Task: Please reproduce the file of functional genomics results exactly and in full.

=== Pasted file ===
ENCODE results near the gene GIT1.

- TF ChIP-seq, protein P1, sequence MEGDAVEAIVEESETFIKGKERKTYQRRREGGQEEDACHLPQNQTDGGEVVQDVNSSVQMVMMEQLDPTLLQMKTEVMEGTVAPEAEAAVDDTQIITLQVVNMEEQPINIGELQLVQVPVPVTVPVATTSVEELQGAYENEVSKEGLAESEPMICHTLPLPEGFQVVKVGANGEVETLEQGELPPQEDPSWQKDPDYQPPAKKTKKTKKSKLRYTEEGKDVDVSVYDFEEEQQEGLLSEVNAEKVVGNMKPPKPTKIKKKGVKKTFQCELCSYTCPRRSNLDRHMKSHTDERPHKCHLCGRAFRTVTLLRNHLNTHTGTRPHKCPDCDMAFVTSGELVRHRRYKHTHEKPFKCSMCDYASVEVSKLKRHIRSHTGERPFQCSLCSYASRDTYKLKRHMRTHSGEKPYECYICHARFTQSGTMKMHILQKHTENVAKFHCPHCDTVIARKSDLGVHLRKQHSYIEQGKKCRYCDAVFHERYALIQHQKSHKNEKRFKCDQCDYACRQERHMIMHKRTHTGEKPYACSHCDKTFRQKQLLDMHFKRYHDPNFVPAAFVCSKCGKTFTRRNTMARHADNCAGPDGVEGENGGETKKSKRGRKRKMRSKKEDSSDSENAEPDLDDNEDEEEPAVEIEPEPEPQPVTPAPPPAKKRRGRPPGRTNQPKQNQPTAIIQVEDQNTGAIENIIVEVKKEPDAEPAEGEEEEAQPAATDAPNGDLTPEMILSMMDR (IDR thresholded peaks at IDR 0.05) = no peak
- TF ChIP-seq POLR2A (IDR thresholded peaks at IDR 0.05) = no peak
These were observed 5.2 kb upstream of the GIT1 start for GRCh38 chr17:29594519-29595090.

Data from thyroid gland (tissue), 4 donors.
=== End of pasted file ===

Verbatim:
ENCODE results near the gene GIT1.

- TF ChIP-seq, protein P1, sequence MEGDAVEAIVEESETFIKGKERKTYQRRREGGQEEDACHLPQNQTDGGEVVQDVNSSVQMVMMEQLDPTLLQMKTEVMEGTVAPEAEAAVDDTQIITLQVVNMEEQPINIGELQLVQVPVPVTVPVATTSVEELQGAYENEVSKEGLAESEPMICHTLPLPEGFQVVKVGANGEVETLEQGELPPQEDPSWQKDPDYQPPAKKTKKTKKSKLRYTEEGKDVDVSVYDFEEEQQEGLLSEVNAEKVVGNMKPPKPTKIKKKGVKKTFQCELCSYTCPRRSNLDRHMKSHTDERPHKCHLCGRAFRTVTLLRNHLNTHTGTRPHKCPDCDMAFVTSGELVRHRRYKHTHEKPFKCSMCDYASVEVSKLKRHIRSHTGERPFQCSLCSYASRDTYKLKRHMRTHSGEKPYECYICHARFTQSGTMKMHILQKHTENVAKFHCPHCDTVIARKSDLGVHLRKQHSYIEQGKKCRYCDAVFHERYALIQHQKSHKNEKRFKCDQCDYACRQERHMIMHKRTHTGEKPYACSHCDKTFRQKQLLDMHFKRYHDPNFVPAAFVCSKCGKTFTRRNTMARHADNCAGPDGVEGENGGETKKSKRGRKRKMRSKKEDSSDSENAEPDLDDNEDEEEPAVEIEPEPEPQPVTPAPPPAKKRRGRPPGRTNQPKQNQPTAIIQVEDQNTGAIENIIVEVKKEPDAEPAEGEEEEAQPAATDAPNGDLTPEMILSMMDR (IDR thresholded peaks at IDR 0.05) = no peak
- TF ChIP-seq POLR2A (IDR thresholded peaks at IDR 0.05) = no peak
These were observed 5.2 kb upstream of the GIT1 start for GRCh38 chr17:29594519-29595090.

Data from thyroid gland (tissue), 4 donors.